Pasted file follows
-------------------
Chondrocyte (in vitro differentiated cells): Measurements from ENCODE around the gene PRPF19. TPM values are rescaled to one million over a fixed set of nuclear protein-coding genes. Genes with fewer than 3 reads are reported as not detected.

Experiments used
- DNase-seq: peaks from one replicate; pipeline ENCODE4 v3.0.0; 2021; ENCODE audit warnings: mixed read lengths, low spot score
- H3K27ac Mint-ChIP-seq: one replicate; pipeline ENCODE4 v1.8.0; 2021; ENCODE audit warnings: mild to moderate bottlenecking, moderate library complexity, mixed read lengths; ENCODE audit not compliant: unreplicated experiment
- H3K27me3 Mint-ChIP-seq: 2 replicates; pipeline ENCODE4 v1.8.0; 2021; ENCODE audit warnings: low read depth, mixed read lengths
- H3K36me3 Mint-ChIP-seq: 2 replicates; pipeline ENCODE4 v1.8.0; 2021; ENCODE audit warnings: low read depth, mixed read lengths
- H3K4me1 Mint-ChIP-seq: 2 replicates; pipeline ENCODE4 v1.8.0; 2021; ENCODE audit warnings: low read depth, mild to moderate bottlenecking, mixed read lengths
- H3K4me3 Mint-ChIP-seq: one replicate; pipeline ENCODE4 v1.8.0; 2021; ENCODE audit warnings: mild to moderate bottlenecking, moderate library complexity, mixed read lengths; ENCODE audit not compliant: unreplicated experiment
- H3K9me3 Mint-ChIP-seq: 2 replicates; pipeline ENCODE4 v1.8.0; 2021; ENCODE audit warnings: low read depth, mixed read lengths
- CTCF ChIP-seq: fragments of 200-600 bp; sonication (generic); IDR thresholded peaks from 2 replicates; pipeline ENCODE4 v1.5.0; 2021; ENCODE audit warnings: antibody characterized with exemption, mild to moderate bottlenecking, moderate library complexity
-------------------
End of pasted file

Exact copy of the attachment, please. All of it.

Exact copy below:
Chondrocyte (in vitro differentiated cells): Measurements from ENCODE around the gene PRPF19. TPM values are rescaled to one million over a fixed set of nuclear protein-coding genes. Genes with fewer than 3 reads are reported as not detected.

Experiments used
- DNase-seq: peaks from one replicate; pipeline ENCODE4 v3.0.0; 2021; ENCODE audit warnings: mixed read lengths, low spot score
- H3K27ac Mint-ChIP-seq: one replicate; pipeline ENCODE4 v1.8.0; 2021; ENCODE audit warnings: mild to moderate bottlenecking, moderate library complexity, mixed read lengths; ENCODE audit not compliant: unreplicated experiment
- H3K27me3 Mint-ChIP-seq: 2 replicates; pipeline ENCODE4 v1.8.0; 2021; ENCODE audit warnings: low read depth, mixed read lengths
- H3K36me3 Mint-ChIP-seq: 2 replicates; pipeline ENCODE4 v1.8.0; 2021; ENCODE audit warnings: low read depth, mixed read lengths
- H3K4me1 Mint-ChIP-seq: 2 replicates; pipeline ENCODE4 v1.8.0; 2021; ENCODE audit warnings: low read depth, mild to moderate bottlenecking, mixed read lengths
- H3K4me3 Mint-ChIP-seq: one replicate; pipeline ENCODE4 v1.8.0; 2021; ENCODE audit warnings: mild to moderate bottlenecking, moderate library complexity, mixed read lengths; ENCODE audit not compliant: unreplicated experiment
- H3K9me3 Mint-ChIP-seq: 2 replicates; pipeline ENCODE4 v1.8.0; 2021; ENCODE audit warnings: low read depth, mixed read lengths
- CTCF ChIP-seq: fragments of 200-600 bp; sonication (generic); IDR thresholded peaks from 2 replicates; pipeline ENCODE4 v1.5.0; 2021; ENCODE audit warnings: antibody characterized with exemption, mild to moderate bottlenecking, moderate library complexity